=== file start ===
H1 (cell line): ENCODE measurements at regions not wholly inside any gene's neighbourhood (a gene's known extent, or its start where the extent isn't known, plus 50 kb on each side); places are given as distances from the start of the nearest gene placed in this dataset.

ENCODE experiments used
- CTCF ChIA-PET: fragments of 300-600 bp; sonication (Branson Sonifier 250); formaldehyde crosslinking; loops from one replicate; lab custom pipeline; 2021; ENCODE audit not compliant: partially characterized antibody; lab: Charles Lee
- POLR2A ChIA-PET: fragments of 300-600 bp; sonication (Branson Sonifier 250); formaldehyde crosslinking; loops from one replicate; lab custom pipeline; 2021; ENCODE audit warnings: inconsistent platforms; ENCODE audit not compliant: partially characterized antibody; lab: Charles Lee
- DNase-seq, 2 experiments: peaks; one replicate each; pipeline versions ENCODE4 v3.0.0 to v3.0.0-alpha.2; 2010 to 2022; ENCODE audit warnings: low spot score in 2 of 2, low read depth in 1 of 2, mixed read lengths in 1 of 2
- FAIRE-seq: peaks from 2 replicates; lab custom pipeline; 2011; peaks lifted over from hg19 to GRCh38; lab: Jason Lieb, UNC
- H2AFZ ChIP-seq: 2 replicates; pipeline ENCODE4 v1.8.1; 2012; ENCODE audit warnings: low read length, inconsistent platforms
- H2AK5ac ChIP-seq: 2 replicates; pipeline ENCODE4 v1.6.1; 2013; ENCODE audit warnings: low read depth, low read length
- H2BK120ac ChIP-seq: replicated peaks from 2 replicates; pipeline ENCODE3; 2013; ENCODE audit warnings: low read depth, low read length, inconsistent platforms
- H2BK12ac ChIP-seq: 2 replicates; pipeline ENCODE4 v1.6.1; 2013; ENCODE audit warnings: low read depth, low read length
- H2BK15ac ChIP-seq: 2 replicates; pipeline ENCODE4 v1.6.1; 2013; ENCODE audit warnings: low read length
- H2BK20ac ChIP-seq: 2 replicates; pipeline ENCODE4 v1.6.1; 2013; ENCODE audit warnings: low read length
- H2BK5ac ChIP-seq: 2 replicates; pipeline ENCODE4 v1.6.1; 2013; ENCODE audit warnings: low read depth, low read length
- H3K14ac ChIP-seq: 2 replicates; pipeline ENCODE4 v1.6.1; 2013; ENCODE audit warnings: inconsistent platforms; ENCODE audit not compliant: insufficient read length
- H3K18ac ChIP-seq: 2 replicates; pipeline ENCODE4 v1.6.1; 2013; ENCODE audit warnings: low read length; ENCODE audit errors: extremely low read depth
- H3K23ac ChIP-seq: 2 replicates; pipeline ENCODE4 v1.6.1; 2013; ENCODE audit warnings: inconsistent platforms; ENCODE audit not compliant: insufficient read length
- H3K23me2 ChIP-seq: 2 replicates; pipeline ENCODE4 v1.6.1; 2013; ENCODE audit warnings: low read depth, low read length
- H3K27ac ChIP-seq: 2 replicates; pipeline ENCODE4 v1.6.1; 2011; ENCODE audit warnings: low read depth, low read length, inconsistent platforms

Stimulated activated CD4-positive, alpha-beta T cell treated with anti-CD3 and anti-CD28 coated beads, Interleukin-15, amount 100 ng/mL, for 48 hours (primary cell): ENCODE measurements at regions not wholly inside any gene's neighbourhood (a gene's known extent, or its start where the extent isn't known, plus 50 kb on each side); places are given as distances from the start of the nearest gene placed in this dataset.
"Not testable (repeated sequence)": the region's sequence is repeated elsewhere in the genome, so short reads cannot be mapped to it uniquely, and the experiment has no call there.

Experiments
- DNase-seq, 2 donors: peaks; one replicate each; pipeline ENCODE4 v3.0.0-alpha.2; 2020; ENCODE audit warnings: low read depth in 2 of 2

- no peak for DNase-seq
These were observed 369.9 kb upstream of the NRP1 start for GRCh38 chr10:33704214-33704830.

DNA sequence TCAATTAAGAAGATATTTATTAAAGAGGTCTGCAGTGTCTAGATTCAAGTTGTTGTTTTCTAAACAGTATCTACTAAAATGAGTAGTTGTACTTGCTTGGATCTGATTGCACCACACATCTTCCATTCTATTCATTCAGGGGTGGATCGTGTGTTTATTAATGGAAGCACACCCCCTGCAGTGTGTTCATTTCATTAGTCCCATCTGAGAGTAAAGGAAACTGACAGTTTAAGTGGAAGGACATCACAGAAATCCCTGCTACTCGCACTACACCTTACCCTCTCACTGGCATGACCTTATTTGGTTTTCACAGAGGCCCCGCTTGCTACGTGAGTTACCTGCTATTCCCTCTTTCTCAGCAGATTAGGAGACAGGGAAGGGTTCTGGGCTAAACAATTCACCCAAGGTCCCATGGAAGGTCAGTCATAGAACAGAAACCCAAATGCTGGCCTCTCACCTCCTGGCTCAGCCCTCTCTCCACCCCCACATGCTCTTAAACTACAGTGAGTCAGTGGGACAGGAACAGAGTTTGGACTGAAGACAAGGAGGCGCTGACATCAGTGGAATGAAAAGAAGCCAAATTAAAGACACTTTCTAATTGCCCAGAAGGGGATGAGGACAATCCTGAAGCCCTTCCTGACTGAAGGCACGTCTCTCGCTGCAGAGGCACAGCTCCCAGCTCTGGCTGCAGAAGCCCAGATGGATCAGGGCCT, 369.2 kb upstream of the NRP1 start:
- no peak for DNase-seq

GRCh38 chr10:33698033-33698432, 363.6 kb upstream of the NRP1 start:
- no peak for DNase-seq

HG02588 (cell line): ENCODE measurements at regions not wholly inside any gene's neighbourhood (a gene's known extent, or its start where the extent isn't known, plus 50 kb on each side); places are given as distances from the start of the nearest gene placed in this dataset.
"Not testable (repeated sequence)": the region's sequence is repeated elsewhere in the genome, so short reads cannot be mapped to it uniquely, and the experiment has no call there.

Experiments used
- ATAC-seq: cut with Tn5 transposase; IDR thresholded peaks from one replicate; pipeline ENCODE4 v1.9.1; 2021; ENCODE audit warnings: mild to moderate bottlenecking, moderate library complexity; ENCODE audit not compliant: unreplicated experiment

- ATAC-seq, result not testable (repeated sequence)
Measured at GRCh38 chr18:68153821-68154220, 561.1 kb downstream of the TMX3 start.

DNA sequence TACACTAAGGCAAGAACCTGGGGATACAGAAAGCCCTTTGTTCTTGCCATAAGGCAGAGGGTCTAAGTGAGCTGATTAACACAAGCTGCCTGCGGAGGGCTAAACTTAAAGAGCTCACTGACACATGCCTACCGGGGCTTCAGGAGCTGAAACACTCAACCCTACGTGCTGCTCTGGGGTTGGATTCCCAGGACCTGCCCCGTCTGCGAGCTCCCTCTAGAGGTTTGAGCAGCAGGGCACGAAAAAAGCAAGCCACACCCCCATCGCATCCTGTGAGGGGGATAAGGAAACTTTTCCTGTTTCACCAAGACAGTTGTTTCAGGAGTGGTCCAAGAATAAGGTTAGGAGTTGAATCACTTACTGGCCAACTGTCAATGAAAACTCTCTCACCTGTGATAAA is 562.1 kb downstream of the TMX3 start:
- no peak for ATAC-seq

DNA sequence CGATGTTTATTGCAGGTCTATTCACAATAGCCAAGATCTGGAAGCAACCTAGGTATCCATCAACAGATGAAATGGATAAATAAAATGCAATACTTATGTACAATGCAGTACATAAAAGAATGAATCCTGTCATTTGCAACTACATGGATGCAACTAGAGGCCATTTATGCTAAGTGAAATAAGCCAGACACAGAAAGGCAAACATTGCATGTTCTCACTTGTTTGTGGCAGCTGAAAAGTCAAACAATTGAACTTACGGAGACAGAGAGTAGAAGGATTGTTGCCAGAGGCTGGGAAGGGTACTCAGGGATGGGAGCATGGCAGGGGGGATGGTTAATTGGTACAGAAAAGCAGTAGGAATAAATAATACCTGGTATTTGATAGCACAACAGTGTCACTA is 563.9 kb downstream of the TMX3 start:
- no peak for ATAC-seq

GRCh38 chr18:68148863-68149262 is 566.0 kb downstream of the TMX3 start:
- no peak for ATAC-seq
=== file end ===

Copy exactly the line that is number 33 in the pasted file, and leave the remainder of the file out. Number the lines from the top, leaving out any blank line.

- ATAC-seq, result not testable (repeated sequence)